This lesson is classic phobia indoctrination. Church members are taught they cannot escape Satan without clinging to the very organization that taught that Satan exists.

Toxic teaching #3: Satan deceives people into believing that he doesn’t exist!

The Book of Mormon warns that Satan’s ultimate tactic is to convince people there is no devil.

2 Nephi 28 warns that Satan will be so powerful in the “last days” that he will be able to convince “false teachers” that he doesn’t exist. He will stir up some people to anger and

…others will he pacify, and lull them away into carnal security…and leadeth them away carefully down to hell. And behold, others he flattereth away, and telleth them there is no hell; and he saith unto them: I am no devil, for there is none—and thus he whispereth in their ears, until he grasps them with his awful chains, from whence there is no deliverance. Yea, they are grasped with death, and hell; and death, and hell, and the devil, and all that have been seized therewith must stand before the throne of God, and be judged according to their works, from whence they must go into the place prepared for them, even a lake of fire and brimstone, which is endless torment.

In other words, Latter-day Saints are taught that those who don’t believe in the existence of the devil have been deceived by the devil, are subject to him, and face eternal punishment.

The story of Korihor in the Book of Mormon makes it clear that anti-Christs will suffer and be exposed as liars. Korihor is struck dumb for his sins and ultimately confesses that Satan taught him how to lead people astray. Even though he confesses his evil ways, Korihor gets his just rewards: he becomes a beggar, is killed, and suffers eternally. Alma explains,

And thus we see the end of him who perverteth the ways of the Lord; and thus we see that the devil will not support his children at the last day, but doth speedily drag them down to hell.

From this story, Mormons learn that anyone who teaches that Satan isn’t real must be treated as a threat.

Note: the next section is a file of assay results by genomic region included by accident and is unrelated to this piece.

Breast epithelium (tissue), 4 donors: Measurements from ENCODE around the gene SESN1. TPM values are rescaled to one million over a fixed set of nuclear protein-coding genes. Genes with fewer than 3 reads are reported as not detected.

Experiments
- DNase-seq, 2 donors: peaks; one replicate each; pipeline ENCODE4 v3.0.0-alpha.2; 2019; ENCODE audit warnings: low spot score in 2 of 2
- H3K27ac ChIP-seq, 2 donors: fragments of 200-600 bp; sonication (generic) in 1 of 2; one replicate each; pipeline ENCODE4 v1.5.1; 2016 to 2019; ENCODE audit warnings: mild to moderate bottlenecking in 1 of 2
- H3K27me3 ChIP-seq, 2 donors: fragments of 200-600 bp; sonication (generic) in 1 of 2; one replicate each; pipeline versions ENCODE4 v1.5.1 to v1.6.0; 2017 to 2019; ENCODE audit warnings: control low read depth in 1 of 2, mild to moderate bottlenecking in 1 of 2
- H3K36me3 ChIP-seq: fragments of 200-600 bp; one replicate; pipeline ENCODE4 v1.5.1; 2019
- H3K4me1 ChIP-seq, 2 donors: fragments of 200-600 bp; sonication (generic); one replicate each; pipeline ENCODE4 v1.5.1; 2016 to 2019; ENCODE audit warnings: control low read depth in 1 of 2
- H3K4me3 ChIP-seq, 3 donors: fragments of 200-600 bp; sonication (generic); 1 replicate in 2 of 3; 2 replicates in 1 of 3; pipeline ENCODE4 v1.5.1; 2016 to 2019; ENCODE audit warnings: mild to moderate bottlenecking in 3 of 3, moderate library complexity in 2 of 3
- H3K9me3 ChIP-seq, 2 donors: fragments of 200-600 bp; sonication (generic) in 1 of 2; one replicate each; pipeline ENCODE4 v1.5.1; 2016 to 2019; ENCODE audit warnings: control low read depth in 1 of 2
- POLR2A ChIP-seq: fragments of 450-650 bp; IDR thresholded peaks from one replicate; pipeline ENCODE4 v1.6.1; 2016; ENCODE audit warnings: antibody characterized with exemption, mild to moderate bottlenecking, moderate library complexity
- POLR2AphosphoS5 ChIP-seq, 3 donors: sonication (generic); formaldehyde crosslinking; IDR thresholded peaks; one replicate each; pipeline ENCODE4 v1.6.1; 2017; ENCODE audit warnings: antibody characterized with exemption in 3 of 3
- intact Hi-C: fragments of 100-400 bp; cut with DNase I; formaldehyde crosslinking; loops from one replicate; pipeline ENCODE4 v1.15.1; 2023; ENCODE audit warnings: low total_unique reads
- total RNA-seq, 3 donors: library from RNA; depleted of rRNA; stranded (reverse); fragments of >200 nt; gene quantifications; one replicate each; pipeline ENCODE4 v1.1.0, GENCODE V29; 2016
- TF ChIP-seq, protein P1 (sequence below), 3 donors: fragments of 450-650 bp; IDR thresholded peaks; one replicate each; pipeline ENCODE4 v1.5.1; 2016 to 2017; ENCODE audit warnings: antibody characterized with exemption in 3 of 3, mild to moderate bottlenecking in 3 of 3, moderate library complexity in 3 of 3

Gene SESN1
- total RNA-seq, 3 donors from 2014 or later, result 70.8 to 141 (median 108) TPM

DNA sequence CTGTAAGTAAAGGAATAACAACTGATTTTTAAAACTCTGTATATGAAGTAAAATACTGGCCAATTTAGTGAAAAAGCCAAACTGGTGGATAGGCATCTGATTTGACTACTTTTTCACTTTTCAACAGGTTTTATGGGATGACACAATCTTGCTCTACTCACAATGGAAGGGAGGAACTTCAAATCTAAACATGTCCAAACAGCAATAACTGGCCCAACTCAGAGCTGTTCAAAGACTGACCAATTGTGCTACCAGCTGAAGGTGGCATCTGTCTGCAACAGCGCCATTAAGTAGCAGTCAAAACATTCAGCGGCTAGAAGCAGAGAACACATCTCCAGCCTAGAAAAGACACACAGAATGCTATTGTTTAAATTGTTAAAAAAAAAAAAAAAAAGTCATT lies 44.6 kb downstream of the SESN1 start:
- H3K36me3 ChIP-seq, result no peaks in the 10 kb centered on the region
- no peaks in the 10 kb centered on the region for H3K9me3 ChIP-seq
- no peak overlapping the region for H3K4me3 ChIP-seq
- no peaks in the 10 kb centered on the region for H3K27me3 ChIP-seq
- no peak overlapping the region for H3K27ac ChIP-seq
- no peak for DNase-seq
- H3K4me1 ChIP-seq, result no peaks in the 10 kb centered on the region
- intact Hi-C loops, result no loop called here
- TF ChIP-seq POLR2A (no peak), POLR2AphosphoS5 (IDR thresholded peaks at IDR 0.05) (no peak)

Many Latter-day Saints see this excerpt from Meridian magazine as a reasonable reply to someone who doesn’t believe in Satan:

A friend shared a conversation she had with someone who professed that the Church wasn’t true and that, in fact, there was no devil. She looked him squarely in the eyes and said, “It doesn’t matter one whit what you think. The Church is true whether you believe it is or not. And there is a devil whether you believe there is or not. And he’s seeking to lead you away from the truth. You can choose the devil’s way or the Lord’s way. It’s up to you, but there will be consequences.

When people are terrified of not believing in Satan, they are more likely to shut down anyone who does.  It isn’t peace that keeps Mormons in the church—it’s fear.

What’s the solution to phobia indoctrination?

If you have been brave enough to leave the church but continue to be haunted by the idea of Satan, you are not alone. Fear-based thoughts don’t magically disappear.

Here are some strategies you can use to help your brain begin to let go of irrational fears about Satan:

First, become aware of your fear-based thoughts.  You will begin to see them as just ideas passing through your head and not as absolute reality.  If you have a question like “What if I’m wrong and I am being deceived?” constantly haunting you, normalize what you are experiencing and remind yourself that such questions are the result of indoctrination.  Here’s an example of what you might tell yourself:

Of course that question is constantly showing up in my head. I was taught to be afraid of an unseen adversary who wants nothing more than to destroy me. My survival brain is just looking out for me, scanning for possible danger. There’s nothing wrong with me and I’m not in danger. It will take some time for my brain to figure this out.

Second, educate yourself about methods of mind control. Here are some excellent books on this topic:

  • Standing For Something More: The Excommunication of Lyndon Lamborn.
  • Recovering Agency: Lifting the Veil of Mormon Mind Control by Luna Lindsey.
  • Combating Cult Mind Control: The #1 Best-selling Guide to Protection, Rescue, and Recovery from Destructive Cults by Steven Hassan [Watch Steven Hassan on Mormon Stories here.]
  • Leaving the Fold: A Guide for Former Fundamentalists and Others Leaving Their Religion by Marlene Winell

Finally, find other people going through the same thing. There is an abundance of post-Mormon and ex-Mormon groups on social media. It’s helpful and healing to know that there are others also recovering from the impacts of phobia indoctrination.

Overall, meet yourself with compassion and give yourself time. You have a beautiful future ahead. It is the LDS church—not the devil—that deceived you. As you continue to heal from the impact of fear-based messages, you will learn to trust yourself, have your own back, and let love guide your decisions.